The defining architectural feature of Shadyside Church is the lantern.  This element (derived from Boston ’s Trinity Church ) spawned many church lanterns in our region.  I can think of at least seven and we will consider four of them here.

Other lanterns followed closely on the heels of Shadyside Presbyterian (1890), and some were near neighbors.  Christ Methodist (Aiken Avenue, 1893) made their tower octagonal, a softening of our square shape.  Bellefield Presbyterian’s 1896 tower approaches circular, with sixteen facets (a hexadecagon!).  Both churches added gabled dormers and surface ornament, accounting for their decidedly Victorian appearance.

Trinity Reformed in Wilkinsburg is the most compact of our subjects.  Belying the austerity one might expect of that denomination, its ornament includes some non-functional buttresses.  On the slopes above Lawrenceville, St. Augustine ’s Church (1899) has a lantern above the “crossing” of its cruciform plan.  The photo shows a round apse in the foreground, which like ours, houses the chancel.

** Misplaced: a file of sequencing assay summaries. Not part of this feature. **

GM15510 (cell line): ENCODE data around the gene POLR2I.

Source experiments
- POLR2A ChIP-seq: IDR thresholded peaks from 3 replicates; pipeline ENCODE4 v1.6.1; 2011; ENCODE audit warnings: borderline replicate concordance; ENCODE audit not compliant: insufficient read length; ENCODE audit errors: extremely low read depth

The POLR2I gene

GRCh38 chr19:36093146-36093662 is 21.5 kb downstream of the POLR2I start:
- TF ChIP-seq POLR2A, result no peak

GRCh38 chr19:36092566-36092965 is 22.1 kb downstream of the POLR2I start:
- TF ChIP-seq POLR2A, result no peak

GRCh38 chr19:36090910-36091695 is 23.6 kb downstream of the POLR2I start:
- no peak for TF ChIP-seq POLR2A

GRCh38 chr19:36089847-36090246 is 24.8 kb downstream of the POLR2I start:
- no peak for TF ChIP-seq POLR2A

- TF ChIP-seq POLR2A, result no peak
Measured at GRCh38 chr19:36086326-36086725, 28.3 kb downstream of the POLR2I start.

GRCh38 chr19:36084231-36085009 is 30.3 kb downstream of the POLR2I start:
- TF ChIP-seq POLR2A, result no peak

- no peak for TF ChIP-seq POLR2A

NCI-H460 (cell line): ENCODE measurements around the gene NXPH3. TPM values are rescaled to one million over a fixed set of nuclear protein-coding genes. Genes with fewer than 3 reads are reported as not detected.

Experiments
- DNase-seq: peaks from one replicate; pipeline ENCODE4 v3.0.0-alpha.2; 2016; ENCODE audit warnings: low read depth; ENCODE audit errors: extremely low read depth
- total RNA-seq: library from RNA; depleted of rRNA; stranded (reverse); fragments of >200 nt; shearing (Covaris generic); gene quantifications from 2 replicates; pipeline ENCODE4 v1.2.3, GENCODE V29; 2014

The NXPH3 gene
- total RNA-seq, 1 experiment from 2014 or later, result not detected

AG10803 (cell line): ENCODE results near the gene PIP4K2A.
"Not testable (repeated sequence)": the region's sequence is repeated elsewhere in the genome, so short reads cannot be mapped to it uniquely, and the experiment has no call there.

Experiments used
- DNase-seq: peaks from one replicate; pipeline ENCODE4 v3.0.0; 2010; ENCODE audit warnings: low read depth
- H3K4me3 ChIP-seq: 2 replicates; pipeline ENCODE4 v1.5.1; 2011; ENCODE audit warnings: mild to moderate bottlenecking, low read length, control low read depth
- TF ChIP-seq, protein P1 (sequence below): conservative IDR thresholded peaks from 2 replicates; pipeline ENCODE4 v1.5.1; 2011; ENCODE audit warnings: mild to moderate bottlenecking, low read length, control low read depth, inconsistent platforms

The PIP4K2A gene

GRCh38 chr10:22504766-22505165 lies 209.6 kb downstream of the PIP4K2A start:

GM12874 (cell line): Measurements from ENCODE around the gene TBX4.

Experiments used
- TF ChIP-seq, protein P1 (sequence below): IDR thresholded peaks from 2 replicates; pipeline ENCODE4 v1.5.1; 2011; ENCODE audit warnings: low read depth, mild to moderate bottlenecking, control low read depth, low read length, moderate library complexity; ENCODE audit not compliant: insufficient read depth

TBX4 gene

Aside from fashion, what accounts for the appeal of the lantern?  Light.  In eleventh century Romanesque churches, small windows made for dark interiors.  Where a lantern was used (like Spain ’s Old Salamanca Cathedral), natural light could illuminate the center of the nave.  By the nineteenth century, structural techniques permitted large windows in the walls.  The lantern’s clerestory windows, however, eliminate the cavernous dark volume of a conventional roof.  The elevation introduces an indirect light and a worshipful ambience.

A second appeal of the lantern concerns proportion of the worship space.  A lantern works best when the room it tops is nearly square or nearly round.  This shape gathers the people close – and is sympathetic to a Protestant emphasis on participation.  Participation, illumination and fashion help explain Pittsburgh ’s embrace of the lantern.